# Autocorrelation for Stationary Signals

I'm having trouble grasping the autocorrelation function for stationary signals, both strict stationary and WSS.

First for strict sense, we have $$\forall(\tau,t_1, \ldots, t_n) \in \mathbb{R} \land \forall n \in \mathbb{N} \ \ \ F_{X}(X_{t_1+\tau} ,\ldots, X_{t_n+\tau}) = F_{X}(X_{t_1},\ldots, X_{t_n}) \ \$$ For unconditional cumulative distribution function $$F_X$$

This implies that all time instants are identically distributed $$\forall(t_1,t_2) \ \ F_X(X_{t_1})=F_X(X_{t_2})$$

My question then is, how is it possible for the autocorrelation to be anything other than a constant? The only thing I can think of is each time instant random variable $$X_t$$ is not independent, so the product distribution function would be different for different time instances and $$E[X_{t_1}X_{t_2}]\ne E[X_{t_1}X_{t_3}]$$ if they were independent then the product distribution would be the same for all time instants and therefore the expected value as well giving a constant autocorrelation.

Additionally, for WSS, I can't conceptualize how autocorrelation could be independent of time, but still possibly dependent on shift. In this case however, each time instant is not necessarily identically distributed, only they have the same mean, but then it would seem the autocorrelation would depend on time.

Altogether, it seems that if the autocorrelation is time independent, then each time instant random variable is identically distributed (is this not the case?) and if they are identically distributed, the only way shift can affect the value is if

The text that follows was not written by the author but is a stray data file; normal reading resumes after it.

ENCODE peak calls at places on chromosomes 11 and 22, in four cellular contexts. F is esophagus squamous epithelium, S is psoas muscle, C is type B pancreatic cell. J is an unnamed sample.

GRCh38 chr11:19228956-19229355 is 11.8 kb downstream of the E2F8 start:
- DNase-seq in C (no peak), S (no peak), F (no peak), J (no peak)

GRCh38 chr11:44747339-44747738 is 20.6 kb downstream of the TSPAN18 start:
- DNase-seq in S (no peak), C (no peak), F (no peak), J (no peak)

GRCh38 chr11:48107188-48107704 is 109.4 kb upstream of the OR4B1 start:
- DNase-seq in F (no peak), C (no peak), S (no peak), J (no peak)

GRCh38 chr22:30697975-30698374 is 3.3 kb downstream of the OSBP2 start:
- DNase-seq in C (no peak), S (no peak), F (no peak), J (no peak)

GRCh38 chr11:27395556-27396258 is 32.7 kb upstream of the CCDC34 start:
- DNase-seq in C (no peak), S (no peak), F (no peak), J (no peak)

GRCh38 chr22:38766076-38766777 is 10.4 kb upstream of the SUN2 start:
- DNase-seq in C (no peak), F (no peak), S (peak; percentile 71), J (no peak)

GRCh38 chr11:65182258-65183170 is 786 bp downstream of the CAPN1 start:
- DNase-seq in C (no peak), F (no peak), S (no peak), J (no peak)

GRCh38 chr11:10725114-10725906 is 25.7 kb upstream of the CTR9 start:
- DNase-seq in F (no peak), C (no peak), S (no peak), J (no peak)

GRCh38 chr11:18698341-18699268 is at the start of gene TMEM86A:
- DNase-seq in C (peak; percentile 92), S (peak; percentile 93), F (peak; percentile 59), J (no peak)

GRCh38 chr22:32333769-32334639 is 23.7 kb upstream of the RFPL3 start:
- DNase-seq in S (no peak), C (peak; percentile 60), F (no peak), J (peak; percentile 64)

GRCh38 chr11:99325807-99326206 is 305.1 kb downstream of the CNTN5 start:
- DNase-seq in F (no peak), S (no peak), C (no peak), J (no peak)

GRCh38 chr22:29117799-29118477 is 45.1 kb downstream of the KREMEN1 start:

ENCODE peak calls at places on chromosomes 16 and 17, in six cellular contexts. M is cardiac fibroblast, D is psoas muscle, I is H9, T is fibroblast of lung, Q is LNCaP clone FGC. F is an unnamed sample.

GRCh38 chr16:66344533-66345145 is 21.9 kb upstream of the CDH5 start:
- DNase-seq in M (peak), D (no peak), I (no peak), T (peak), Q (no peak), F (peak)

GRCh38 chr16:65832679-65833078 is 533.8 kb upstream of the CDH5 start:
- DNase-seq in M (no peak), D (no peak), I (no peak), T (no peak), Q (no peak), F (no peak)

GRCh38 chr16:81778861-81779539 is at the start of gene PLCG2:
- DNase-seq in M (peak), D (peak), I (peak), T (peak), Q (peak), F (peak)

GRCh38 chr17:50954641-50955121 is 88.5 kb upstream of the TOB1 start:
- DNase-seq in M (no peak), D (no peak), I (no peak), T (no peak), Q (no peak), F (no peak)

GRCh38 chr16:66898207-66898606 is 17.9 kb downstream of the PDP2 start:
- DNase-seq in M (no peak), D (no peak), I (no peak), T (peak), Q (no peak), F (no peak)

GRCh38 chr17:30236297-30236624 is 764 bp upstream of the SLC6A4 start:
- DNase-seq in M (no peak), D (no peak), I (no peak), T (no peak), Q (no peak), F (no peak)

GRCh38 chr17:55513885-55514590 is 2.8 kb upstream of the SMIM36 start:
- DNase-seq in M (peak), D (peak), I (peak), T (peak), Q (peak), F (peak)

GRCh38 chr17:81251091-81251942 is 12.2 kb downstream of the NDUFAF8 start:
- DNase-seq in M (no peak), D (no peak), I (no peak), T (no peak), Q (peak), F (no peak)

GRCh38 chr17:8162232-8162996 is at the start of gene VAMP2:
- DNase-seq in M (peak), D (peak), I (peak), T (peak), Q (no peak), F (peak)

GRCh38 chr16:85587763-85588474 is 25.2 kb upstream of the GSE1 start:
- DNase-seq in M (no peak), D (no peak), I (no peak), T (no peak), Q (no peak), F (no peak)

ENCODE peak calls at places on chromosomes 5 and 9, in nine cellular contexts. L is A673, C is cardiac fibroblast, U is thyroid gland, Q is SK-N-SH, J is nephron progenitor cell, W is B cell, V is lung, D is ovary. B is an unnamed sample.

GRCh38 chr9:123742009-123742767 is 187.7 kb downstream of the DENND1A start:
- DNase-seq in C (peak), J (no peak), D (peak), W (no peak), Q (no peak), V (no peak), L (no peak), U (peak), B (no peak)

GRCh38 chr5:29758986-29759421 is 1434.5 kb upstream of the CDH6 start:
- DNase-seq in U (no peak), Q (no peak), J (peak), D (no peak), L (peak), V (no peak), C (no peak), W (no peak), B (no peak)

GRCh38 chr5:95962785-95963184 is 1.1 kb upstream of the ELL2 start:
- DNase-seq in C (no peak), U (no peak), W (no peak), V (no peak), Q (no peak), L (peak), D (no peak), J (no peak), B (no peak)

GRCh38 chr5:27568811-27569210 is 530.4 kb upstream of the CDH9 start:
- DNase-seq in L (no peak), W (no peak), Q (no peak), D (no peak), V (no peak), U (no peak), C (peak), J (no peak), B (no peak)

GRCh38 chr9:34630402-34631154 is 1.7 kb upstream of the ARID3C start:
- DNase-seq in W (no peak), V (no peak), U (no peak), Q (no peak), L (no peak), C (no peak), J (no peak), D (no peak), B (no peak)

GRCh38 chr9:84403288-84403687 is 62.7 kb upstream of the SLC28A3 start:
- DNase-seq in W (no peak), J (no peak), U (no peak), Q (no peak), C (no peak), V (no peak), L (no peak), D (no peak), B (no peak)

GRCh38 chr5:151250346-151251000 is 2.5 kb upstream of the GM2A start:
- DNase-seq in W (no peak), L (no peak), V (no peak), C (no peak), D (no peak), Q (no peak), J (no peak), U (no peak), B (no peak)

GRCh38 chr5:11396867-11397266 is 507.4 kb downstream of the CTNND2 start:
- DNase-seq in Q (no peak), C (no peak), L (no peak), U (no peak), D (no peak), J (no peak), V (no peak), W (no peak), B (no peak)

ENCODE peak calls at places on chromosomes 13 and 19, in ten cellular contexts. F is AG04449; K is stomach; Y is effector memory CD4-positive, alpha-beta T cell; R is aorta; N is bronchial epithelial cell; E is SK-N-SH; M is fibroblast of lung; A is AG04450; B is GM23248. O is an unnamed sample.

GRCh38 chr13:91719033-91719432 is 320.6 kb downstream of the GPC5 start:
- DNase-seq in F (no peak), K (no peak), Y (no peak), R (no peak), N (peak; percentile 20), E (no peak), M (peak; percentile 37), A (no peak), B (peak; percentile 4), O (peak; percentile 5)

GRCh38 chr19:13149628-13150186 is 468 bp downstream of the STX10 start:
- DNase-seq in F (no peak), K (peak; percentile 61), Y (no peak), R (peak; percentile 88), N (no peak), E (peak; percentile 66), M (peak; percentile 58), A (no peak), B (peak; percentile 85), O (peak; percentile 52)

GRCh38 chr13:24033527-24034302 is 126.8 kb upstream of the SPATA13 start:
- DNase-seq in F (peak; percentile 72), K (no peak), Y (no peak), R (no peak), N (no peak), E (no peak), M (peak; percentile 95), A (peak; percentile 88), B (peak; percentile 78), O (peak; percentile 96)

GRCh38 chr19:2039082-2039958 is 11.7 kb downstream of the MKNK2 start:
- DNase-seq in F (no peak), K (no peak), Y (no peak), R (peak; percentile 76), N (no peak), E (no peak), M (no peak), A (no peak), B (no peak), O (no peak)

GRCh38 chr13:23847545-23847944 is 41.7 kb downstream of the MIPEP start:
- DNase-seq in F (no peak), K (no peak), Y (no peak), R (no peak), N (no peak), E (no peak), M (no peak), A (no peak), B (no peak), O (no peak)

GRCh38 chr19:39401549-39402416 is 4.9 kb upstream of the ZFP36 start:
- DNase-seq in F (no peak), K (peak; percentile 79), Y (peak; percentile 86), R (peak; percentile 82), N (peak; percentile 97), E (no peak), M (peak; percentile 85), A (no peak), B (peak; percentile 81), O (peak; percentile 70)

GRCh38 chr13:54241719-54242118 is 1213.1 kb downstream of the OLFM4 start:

each time instant random variable has a different dependence on the other time instant random variables, but the dependence is consistent for all the random variables with respect to their "relative neighbors"

Is this understanding ok, or am I completely off the mark? Can someone provide an example where the autocorrelation of the stationary process is time independent, but does vary with shift?

You need the joint distribution of $$X_{t_1}$$ and $$X_{t_2}$$ in order to calculate $$E[X_{t_1}X_{t_2}]$$ and nobody has claimed that the joint distribution of $$X_{t_1}$$ and $$X_{t_2}$$ is the same as the joint distribution of $$X_{t_1}$$ and $$X_{t_3}$$. Stationarity requires that the joint distribution of $$X_{t_1}$$ and $$X_{t_2}$$ be the same as the joint distribution of $$X_{t_1+\tau}$$ and $$X_{t_2+\tau}$$ which is a quite different requirement than the one you need for claiming that the autocorrelation function of the process is a constant. See this answer of mine for more than you might ever have wanted to know about autocorrelation functions.
• If all the random variables comprising the process are independent of each other, then the autocorrelation function has value $$E[X_{t_1}X_{t_2}] = E[X_{t_1}]E[X_{t_2}] = \mu^2$$ for all $t_1 \neq t_2$. This is not quite the same as saying that the autocorrelation function $R_X(\tau)=E[X(t)X(t+\tau)]$ is a constant (meaning it has the same value for all arguments) since the autocorrelation value at $0$ ($R_X(0)=E[(X(t))^2]$) is not specified in the above equation. In general, in typical processes, the random variables are not independent or uncorrelated. – Dilip Sarwate Nov 14 '19 at 15:13